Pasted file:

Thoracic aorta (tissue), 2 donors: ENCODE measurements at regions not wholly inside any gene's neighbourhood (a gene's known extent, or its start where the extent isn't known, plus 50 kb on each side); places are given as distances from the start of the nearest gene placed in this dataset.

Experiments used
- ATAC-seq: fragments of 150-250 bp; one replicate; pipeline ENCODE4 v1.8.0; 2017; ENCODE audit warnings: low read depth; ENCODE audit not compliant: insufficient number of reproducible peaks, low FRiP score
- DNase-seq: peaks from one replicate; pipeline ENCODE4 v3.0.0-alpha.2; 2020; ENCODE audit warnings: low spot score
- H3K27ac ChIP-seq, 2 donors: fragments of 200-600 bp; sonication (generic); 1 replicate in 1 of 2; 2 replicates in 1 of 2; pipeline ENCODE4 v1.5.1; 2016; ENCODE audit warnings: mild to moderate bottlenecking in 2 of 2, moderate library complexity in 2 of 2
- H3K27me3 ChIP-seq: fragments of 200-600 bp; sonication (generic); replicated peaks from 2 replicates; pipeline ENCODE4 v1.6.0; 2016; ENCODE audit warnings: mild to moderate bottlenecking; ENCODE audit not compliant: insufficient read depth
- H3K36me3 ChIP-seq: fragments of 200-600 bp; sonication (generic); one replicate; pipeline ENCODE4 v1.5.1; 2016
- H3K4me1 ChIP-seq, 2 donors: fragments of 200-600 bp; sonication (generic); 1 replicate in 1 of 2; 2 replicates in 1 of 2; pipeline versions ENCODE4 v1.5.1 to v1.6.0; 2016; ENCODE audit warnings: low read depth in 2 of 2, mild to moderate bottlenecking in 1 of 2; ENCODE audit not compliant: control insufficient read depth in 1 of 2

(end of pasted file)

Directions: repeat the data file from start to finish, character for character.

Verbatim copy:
Thoracic aorta (tissue), 2 donors: ENCODE measurements at regions not wholly inside any gene's neighbourhood (a gene's known extent, or its start where the extent isn't known, plus 50 kb on each side); places are given as distances from the start of the nearest gene placed in this dataset.

Experiments used
- ATAC-seq: fragments of 150-250 bp; one replicate; pipeline ENCODE4 v1.8.0; 2017; ENCODE audit warnings: low read depth; ENCODE audit not compliant: insufficient number of reproducible peaks, low FRiP score
- DNase-seq: peaks from one replicate; pipeline ENCODE4 v3.0.0-alpha.2; 2020; ENCODE audit warnings: low spot score
- H3K27ac ChIP-seq, 2 donors: fragments of 200-600 bp; sonication (generic); 1 replicate in 1 of 2; 2 replicates in 1 of 2; pipeline ENCODE4 v1.5.1; 2016; ENCODE audit warnings: mild to moderate bottlenecking in 2 of 2, moderate library complexity in 2 of 2
- H3K27me3 ChIP-seq: fragments of 200-600 bp; sonication (generic); replicated peaks from 2 replicates; pipeline ENCODE4 v1.6.0; 2016; ENCODE audit warnings: mild to moderate bottlenecking; ENCODE audit not compliant: insufficient read depth
- H3K36me3 ChIP-seq: fragments of 200-600 bp; sonication (generic); one replicate; pipeline ENCODE4 v1.5.1; 2016
- H3K4me1 ChIP-seq, 2 donors: fragments of 200-600 bp; sonication (generic); 1 replicate in 1 of 2; 2 replicates in 1 of 2; pipeline versions ENCODE4 v1.5.1 to v1.6.0; 2016; ENCODE audit warnings: low read depth in 2 of 2, mild to moderate bottlenecking in 1 of 2; ENCODE audit not compliant: control insufficient read depth in 1 of 2